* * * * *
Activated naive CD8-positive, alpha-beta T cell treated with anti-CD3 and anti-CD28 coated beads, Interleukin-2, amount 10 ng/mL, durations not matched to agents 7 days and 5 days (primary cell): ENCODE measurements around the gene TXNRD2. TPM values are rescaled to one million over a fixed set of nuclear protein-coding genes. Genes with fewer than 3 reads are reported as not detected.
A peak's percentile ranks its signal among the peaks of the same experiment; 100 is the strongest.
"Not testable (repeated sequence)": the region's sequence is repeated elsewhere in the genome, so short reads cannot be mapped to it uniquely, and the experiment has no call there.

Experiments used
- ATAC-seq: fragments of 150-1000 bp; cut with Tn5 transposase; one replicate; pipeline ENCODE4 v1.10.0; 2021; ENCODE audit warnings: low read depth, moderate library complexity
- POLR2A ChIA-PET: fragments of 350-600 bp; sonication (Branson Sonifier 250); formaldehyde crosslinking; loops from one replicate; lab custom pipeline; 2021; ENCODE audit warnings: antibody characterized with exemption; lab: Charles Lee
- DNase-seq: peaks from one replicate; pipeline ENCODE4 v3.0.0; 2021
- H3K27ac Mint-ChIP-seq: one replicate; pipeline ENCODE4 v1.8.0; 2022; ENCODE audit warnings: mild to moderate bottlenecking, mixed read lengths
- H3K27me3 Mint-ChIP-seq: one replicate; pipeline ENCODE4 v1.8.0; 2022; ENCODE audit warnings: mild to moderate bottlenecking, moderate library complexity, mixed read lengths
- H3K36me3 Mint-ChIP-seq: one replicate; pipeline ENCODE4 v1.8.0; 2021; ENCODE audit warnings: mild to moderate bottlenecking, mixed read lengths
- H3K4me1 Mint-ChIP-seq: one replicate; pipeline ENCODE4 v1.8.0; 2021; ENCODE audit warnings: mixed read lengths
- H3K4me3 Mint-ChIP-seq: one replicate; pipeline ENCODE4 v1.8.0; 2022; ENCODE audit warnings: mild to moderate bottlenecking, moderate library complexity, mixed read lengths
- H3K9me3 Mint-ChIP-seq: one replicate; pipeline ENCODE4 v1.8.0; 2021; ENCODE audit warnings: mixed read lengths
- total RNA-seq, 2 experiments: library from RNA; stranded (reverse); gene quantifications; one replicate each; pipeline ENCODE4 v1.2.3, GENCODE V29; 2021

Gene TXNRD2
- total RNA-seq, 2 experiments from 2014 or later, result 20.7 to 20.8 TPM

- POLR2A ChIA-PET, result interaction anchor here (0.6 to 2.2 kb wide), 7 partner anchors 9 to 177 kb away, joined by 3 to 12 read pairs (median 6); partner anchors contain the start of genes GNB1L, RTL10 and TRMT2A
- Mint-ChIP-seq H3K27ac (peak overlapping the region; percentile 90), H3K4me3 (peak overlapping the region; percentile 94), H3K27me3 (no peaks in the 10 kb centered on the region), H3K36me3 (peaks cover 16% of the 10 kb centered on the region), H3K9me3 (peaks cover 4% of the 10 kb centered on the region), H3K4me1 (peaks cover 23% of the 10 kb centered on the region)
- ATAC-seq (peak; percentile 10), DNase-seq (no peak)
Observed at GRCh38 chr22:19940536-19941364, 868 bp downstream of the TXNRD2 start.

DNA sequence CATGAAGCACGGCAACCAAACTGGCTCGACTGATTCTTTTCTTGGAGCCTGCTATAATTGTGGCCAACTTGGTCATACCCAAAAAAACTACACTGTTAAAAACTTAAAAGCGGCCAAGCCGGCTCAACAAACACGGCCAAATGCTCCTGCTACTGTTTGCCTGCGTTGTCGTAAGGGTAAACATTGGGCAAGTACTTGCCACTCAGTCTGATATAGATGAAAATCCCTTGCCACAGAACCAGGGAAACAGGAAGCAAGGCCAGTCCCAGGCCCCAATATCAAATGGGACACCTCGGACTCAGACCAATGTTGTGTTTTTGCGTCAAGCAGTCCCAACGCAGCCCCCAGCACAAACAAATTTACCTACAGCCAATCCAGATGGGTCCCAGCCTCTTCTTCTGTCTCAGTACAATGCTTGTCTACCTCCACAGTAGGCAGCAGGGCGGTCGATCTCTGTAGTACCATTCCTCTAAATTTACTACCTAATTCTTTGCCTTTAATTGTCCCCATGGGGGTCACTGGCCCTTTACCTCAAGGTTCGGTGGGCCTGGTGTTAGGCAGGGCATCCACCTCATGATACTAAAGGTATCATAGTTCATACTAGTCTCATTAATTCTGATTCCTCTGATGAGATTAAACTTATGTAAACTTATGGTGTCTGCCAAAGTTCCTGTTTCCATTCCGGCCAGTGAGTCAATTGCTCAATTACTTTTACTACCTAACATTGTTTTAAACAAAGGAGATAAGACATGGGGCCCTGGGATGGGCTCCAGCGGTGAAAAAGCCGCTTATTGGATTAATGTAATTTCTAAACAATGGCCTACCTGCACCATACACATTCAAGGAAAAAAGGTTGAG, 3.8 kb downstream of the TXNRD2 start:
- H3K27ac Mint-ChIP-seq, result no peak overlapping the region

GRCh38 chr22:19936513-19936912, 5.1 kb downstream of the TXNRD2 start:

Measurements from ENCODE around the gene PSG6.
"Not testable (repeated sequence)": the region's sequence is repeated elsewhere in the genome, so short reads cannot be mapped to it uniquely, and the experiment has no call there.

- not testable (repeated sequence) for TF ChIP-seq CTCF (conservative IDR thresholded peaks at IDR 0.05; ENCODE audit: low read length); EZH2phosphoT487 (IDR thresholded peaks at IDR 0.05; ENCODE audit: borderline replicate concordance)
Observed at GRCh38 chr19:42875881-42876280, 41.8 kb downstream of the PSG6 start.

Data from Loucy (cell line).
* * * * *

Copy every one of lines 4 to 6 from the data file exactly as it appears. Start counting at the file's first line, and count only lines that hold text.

Experiments used
- ATAC-seq: fragments of 150-1000 bp; cut with Tn5 transposase; one replicate; pipeline ENCODE4 v1.10.0; 2021; ENCODE audit warnings: low read depth, moderate library complexity
- POLR2A ChIA-PET: fragments of 350-600 bp; sonication (Branson Sonifier 250); formaldehyde crosslinking; loops from one replicate; lab custom pipeline; 2021; ENCODE audit warnings: antibody characterized with exemption; lab: Charles Lee